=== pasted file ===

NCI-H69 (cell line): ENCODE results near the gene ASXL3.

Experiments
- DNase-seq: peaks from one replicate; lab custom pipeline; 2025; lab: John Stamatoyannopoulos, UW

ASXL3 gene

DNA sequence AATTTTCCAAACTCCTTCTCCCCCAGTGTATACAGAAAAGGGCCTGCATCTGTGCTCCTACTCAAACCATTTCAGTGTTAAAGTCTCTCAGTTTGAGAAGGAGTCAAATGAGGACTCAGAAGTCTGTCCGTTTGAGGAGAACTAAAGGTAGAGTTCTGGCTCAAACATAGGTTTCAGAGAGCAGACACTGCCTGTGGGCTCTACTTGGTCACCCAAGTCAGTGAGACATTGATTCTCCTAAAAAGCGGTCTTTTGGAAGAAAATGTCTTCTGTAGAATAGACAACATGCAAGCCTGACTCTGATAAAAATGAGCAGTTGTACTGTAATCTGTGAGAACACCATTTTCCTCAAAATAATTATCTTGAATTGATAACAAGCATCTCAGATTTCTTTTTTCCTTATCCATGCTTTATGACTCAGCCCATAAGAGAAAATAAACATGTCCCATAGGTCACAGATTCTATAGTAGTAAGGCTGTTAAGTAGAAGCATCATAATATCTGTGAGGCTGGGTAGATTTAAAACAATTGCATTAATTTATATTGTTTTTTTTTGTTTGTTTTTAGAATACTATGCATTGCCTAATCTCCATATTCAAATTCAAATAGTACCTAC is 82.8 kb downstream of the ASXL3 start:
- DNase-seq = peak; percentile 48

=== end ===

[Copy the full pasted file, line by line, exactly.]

NCI-H69 (cell line): ENCODE results near the gene ASXL3.

Experiments
- DNase-seq: peaks from one replicate; lab custom pipeline; 2025; lab: John Stamatoyannopoulos, UW

ASXL3 gene

DNA sequence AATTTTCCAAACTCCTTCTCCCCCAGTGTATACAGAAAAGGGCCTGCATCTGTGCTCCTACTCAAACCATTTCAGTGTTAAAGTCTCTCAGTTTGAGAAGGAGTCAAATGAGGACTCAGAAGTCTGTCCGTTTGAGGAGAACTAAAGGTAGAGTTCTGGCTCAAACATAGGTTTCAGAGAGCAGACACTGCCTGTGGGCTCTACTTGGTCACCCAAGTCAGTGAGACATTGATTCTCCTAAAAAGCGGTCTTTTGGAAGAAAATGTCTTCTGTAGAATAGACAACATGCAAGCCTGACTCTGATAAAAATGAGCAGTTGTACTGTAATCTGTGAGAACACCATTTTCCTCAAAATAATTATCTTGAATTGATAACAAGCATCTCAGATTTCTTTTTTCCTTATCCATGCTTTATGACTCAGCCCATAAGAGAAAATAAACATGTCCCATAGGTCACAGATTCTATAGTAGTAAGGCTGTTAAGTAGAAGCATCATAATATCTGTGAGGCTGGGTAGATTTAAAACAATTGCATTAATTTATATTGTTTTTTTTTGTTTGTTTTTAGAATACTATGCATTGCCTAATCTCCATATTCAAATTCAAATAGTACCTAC is 82.8 kb downstream of the ASXL3 start:
- DNase-seq = peak; percentile 48